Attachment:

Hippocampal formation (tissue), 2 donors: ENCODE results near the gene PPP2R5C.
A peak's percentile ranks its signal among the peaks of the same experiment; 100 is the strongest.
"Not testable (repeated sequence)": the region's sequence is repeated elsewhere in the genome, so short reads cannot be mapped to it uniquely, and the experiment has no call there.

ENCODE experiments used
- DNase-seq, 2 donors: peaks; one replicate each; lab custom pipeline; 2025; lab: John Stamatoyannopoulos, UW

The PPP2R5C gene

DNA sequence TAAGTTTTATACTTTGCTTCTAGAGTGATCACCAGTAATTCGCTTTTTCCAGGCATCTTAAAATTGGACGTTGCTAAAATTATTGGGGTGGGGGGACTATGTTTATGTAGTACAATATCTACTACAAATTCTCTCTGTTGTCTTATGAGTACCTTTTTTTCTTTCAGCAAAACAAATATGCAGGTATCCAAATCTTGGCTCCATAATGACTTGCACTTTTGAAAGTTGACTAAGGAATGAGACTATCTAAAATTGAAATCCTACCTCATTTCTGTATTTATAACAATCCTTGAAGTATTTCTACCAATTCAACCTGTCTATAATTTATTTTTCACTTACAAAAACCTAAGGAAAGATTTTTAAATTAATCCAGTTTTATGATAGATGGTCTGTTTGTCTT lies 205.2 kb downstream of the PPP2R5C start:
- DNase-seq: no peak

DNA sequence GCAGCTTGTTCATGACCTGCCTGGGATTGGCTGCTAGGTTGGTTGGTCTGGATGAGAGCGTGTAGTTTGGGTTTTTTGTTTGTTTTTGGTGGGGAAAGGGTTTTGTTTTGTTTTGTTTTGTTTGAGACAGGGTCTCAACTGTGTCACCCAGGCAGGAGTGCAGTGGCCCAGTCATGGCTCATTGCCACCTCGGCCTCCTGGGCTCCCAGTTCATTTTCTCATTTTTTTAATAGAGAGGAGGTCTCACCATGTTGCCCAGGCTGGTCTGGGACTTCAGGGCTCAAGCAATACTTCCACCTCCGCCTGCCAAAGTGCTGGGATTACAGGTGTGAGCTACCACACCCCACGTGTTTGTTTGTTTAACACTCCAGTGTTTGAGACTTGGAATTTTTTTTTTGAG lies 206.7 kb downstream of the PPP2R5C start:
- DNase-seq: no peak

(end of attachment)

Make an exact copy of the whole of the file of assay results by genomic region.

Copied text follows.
Hippocampal formation (tissue), 2 donors: ENCODE results near the gene PPP2R5C.
A peak's percentile ranks its signal among the peaks of the same experiment; 100 is the strongest.
"Not testable (repeated sequence)": the region's sequence is repeated elsewhere in the genome, so short reads cannot be mapped to it uniquely, and the experiment has no call there.

ENCODE experiments used
- DNase-seq, 2 donors: peaks; one replicate each; lab custom pipeline; 2025; lab: John Stamatoyannopoulos, UW

The PPP2R5C gene

DNA sequence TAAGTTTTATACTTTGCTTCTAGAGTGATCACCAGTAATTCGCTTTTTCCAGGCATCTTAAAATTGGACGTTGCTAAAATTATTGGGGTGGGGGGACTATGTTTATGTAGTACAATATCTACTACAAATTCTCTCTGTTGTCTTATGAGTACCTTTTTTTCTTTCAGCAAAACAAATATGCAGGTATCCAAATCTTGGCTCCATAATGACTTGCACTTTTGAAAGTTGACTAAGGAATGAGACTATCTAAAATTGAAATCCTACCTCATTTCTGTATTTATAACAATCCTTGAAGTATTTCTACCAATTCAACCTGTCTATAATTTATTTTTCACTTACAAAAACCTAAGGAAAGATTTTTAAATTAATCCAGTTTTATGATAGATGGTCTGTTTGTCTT lies 205.2 kb downstream of the PPP2R5C start:
- DNase-seq: no peak

DNA sequence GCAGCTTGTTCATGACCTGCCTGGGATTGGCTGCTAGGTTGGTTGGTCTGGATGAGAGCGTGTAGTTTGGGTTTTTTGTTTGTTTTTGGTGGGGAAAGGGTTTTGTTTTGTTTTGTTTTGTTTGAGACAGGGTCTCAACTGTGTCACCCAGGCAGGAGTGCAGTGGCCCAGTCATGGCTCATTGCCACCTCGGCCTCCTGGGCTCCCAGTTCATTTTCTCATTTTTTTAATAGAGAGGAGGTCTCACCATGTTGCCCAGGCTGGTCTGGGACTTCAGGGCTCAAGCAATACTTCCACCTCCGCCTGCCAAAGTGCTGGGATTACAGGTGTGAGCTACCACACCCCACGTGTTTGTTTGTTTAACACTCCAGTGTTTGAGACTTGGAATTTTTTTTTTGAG lies 206.7 kb downstream of the PPP2R5C start:
- DNase-seq: no peak